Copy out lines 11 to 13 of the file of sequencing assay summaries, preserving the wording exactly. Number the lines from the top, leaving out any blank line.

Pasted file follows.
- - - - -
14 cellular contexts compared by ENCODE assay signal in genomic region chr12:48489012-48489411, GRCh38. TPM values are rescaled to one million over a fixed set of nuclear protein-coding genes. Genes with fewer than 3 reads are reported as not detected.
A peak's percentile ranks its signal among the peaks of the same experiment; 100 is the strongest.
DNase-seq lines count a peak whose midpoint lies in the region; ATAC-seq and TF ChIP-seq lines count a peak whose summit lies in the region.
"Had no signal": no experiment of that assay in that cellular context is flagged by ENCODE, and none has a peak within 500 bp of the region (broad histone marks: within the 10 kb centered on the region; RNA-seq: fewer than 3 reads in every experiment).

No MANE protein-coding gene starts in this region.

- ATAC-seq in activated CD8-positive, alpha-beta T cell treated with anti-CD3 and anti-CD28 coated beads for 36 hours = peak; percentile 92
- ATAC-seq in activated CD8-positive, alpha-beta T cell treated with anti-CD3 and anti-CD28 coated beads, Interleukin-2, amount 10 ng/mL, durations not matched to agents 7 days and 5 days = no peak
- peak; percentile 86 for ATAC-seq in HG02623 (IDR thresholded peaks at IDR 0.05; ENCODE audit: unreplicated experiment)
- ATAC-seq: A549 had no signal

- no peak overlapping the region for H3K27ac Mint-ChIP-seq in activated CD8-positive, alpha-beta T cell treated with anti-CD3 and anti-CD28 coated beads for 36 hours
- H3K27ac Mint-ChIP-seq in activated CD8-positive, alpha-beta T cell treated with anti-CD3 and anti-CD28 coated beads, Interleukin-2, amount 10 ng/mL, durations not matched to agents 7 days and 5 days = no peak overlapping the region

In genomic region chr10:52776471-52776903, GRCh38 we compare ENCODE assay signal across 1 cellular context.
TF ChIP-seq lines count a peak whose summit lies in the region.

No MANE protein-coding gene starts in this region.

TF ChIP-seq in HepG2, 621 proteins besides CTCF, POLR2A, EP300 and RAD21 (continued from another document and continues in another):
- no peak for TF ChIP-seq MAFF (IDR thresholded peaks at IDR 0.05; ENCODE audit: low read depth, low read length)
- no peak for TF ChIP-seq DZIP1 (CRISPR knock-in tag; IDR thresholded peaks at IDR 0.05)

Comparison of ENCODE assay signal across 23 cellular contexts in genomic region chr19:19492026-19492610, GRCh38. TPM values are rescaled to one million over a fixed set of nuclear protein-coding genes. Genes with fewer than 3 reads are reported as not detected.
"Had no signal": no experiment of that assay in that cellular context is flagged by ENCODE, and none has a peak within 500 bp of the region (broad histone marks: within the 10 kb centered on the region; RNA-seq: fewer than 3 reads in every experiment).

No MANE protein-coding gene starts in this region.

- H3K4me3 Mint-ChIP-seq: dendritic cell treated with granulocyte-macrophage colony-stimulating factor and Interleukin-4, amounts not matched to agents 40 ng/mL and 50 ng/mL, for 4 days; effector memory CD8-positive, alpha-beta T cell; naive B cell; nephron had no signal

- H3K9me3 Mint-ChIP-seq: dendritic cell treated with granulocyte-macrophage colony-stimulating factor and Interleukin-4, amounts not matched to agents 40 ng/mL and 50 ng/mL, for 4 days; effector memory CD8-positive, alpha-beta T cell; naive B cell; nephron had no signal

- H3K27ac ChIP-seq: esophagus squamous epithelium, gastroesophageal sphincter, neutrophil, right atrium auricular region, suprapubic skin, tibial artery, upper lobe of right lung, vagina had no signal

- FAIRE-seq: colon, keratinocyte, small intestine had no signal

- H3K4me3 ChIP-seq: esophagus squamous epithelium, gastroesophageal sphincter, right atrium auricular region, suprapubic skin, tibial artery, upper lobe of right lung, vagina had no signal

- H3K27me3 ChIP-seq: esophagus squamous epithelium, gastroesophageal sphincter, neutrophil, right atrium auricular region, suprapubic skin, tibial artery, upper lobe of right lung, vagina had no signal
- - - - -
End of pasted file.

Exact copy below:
- H3K27ac Mint-ChIP-seq in activated CD8-positive, alpha-beta T cell treated with anti-CD3 and anti-CD28 coated beads, Interleukin-2, amount 10 ng/mL, durations not matched to agents 7 days and 5 days = no peak overlapping the region

In genomic region chr10:52776471-52776903, GRCh38 we compare ENCODE assay signal across 1 cellular context.
TF ChIP-seq lines count a peak whose summit lies in the region.